Educating for Sustainability

CURRICULUM LIBRARY

UNIT: Wastewater Context for Matter and Its Interactions

LESSON: Reclaimed water

Part of a series of lessons in a unit called Wastewater Context for Matter and its interactions. Designed for middle school physical science, students will learn about reclaimed water and how it prevents the wastewater from ever entering the sound.

Lesson Specs

Suitable for Grades

8th Grade
7th Grade
6th Grade

Satisfies Academic Standards: 

OSPI ESE 2: The Natural & Built Environment
OSPI ESE 3: Sustainability & Civic Responsibility

Sustainable System Focus:

Water

Academic Subjects

Engineering
Science

Submitted by:

Jeffrey Burgard

Last Updated:

Content Connection

Scientific Principle(s)

  1. In chemical reactions mass is conserved

 

Application

  1. Reclaimed water can add to our water supply and be used for a variety of non-drinking applications

Community Relevance

Wastewater that would otherwise be released into the sound can be redirected to irrigation and other applications so that fresh water may be conserved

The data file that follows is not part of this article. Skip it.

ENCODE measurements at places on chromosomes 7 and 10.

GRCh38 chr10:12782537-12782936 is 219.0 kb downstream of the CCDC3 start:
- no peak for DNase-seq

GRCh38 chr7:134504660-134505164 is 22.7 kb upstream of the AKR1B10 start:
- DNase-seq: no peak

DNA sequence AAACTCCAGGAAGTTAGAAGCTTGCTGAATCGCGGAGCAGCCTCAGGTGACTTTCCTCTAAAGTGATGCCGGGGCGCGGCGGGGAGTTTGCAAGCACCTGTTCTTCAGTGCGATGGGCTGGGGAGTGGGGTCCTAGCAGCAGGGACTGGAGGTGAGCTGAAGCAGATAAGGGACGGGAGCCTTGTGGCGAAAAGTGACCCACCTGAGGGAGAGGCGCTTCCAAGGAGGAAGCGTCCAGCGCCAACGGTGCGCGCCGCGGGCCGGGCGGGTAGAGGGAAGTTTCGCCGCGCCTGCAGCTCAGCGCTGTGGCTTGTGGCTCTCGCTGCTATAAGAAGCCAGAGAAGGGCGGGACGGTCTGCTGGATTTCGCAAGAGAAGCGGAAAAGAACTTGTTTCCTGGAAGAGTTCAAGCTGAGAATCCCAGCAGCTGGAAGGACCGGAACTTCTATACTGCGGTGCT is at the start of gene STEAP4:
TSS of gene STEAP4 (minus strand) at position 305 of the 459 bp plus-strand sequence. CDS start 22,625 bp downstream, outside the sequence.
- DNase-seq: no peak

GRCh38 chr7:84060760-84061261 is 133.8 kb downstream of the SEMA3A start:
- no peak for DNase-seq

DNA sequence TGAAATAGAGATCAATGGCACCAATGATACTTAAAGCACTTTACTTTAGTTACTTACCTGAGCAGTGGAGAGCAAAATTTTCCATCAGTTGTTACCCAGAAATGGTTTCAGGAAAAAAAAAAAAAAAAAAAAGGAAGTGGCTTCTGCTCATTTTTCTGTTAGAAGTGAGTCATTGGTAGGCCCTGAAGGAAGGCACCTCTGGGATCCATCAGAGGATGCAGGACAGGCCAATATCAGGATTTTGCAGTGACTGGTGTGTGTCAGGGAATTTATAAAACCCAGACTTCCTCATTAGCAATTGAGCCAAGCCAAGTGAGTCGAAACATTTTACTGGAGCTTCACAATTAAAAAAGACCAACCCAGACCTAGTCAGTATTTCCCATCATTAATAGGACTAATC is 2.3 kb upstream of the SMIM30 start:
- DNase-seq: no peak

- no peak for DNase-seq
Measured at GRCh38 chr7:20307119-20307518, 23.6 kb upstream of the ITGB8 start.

Lesson Plan

Teacher Materials

  1. Video: New York Times - Reclaimed water
  2. Video: A Singapore Success Story
  3. Powerpoint Slides
  4. King County Reclaimed Water Diagram

 

Additional resources

  1. Video: Would you drink water made from sewage
  2. Video: Reclaimed water

 

Student Material

  1. Notebook

Time needed: 1 period or shorter

  1. Have students watch the : New York Times - Reclaimed water video and have a discussion
  2. Have students watch A Singapore Success Story and have a discussion
  3. Share with students the Powerpoint Slides so they can add the scientific principle and application.
  4. Share the rest of the slides and the King County Reclaimed Water Diagram. Have a discussion about what King County should do with its reclaimed water. Should the program be expanded like Singapore’s?

Questions?  Email us at info@sustainabilityambassadors.org

  • Instagram
  • Facebook Social Icon
  • Twitter
  • Vimeo Social Icon

© Sustainability Ambassadors 2020

website built by youth leaders

Seattle, King County, Washington